Upon submission, each budget estimate is reviewed by analysts from the office of the Under Secretary of Defense (Comptroller) and the Office of Management and Budget (OMB). Their review ensures that programs are funded in accordance with current financial policies, and are properly and reasonably priced. The review also ensures that the budget documentation is adequate to justify the programs presented to Congress. Typically, the analysts provide the DoD Components with written questions in advance of formal hearings where the analysts review and discuss the budget details. After the hearings, each analyst prepares a decision document (known as a Resource Management Decision (RMD) for the programs and/or appropriations under his or her area of responsibility. The RMD proposes financial adjustments to address any issues or problems identified during the associated budget hearing. The RMDs are staffed for comment and forwarded to the Deputy Secretary of Defense for decisions. These decisions are then reflected in an updated budget submission provided to the OMB. After that, the overall DoD budget is provided as part of the President’s Budget Request to Congress. [1]

 

See Budgeting Process Overview for more information.

Figure: PPBE Process

Budget Preparation Schedule

 

AcqTips:

AcqLinks and References:

Updated: 9/23/2020

PPBE Process

Planning Phase

 

The Planning Phase of the PPBE Process is the definition and examination of alternative strategies, the analysis of changing conditions and trends, threat, technology, and economic assessments in conjunction with efforts to understand both change and the long-term implications of current choices. It examines and determines the needs for the DoD for the next 5, 10, and 20+ years into the future from strategic guidance.

 

The Planning Phase is the process for determining what capabilities are needed for the future from strategic guidance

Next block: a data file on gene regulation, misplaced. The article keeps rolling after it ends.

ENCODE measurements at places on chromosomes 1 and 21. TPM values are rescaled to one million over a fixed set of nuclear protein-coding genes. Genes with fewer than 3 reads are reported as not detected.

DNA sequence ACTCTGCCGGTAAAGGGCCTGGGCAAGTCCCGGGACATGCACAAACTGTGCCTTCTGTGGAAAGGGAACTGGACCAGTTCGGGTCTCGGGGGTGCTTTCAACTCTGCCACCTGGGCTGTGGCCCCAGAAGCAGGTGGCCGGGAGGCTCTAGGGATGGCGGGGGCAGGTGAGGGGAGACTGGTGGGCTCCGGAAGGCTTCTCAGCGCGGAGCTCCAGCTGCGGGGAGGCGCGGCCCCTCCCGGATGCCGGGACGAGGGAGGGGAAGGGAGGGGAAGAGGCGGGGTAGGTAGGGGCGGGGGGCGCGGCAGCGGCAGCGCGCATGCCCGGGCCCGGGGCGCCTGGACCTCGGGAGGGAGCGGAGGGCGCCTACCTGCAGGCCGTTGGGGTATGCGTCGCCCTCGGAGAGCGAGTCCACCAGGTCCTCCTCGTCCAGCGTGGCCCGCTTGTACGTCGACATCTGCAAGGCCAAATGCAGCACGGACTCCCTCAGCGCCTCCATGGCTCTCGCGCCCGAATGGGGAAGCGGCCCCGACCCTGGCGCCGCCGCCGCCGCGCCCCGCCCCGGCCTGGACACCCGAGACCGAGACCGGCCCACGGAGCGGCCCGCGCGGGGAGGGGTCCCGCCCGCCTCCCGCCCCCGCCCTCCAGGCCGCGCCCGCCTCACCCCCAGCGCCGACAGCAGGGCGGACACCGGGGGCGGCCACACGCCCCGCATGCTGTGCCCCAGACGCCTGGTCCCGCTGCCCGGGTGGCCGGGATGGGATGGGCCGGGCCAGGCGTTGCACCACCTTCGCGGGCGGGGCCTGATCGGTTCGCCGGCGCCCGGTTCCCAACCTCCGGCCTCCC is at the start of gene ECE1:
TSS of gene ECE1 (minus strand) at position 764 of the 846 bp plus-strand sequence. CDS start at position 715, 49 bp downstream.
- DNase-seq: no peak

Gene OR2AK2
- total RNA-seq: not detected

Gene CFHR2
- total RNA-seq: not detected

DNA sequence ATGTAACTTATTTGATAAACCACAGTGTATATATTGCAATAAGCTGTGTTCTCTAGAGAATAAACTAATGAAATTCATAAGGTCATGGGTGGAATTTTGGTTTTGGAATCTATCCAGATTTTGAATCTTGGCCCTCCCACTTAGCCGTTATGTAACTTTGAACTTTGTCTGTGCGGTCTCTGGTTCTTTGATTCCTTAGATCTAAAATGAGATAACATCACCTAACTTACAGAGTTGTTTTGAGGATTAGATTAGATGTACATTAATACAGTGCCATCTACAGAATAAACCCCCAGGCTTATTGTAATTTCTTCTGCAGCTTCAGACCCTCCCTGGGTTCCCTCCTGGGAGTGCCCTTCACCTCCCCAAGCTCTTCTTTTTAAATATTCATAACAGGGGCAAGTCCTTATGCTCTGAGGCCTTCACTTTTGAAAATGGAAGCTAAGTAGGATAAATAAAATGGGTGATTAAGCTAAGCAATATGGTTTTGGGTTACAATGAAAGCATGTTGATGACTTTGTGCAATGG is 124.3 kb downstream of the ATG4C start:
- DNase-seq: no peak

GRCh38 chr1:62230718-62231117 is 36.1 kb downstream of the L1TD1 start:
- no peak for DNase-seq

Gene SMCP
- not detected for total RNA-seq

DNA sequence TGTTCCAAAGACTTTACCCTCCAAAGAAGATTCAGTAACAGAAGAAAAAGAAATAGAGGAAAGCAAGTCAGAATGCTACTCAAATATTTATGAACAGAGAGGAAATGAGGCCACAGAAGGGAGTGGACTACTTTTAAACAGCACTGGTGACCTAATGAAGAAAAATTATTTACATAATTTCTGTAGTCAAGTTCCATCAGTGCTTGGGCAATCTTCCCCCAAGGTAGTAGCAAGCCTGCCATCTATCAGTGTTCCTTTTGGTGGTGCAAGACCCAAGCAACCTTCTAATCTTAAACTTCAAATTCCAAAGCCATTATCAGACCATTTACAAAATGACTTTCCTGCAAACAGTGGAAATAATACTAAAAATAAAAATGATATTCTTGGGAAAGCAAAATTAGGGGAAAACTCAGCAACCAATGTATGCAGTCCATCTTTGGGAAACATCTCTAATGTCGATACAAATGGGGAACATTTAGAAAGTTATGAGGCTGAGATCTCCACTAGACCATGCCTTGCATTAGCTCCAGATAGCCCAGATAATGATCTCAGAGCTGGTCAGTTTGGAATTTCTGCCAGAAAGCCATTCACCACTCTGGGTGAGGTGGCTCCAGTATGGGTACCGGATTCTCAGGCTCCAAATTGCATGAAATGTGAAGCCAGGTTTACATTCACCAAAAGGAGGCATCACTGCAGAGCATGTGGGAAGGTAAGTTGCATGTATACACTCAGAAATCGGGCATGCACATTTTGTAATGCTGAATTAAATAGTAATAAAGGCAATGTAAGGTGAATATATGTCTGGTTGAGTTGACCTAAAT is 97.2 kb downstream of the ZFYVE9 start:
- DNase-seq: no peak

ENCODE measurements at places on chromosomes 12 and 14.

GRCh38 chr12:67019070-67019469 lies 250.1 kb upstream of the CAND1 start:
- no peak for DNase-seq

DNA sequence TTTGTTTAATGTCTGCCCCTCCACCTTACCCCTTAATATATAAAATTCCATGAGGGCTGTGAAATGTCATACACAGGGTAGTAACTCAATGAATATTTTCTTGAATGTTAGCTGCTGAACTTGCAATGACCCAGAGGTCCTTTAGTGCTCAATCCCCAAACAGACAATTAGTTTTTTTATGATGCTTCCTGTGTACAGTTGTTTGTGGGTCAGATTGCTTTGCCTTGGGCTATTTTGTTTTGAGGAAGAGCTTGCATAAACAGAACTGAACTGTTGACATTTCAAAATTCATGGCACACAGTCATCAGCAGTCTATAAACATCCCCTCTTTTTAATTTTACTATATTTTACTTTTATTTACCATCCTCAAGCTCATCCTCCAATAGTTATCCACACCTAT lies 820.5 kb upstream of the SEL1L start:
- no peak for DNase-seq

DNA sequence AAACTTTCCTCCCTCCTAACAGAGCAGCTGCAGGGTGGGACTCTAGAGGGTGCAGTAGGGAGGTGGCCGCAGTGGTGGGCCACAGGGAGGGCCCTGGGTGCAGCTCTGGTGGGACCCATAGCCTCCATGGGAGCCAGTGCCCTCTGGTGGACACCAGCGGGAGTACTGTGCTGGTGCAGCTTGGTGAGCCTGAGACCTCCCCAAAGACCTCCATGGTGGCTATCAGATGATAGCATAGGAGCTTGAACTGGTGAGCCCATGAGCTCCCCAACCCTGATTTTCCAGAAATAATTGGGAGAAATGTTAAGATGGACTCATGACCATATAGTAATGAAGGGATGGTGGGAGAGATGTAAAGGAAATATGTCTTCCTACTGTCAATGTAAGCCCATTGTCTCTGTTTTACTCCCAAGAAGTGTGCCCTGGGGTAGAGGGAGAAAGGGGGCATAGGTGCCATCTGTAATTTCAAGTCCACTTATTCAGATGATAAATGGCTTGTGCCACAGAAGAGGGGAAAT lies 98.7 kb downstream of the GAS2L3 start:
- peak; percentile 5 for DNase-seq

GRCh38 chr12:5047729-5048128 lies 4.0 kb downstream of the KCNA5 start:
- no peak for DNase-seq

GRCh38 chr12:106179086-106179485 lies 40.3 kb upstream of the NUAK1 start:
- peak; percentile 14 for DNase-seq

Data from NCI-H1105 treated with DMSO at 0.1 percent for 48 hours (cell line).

The Planning phase of PPBE is a collaborative effort by the Office of the Secretary of Defense and the Joint Staff, in coordination with DoD components. It begins with a resource-informed articulation of national defense policies and ends military strategy known as the Defense/Joint Planning Guidance (DPG).  The DPG is used to lead the overall planning process. This process results in fiscally constrained guidance and priorities – for military forces, modernization, readiness and sustainability, and supports business processes and infrastructure activities. The DPG is the link between planning and programming phase and provides guidance to the DoD Components (military departments and defense agencies) for the development of their program proposals, known as the Program Objective Memorandum (POM). [1]

 

Strategic guidance that is used during the Planning phase include: 

Figure: PPBE Process

Budget Preparation Schedule

 

AcqLinks and References:

Updated: 9/23/2020

Acquisition Process

Technology Development Strategy (TDS)

 

Note: The Technology Development Strategy (TDS) is no longer required for DoD Programs according to DoD Instruction 5000.02. A program’s technology development approach is now detailed in a programs Acquisition Strategy.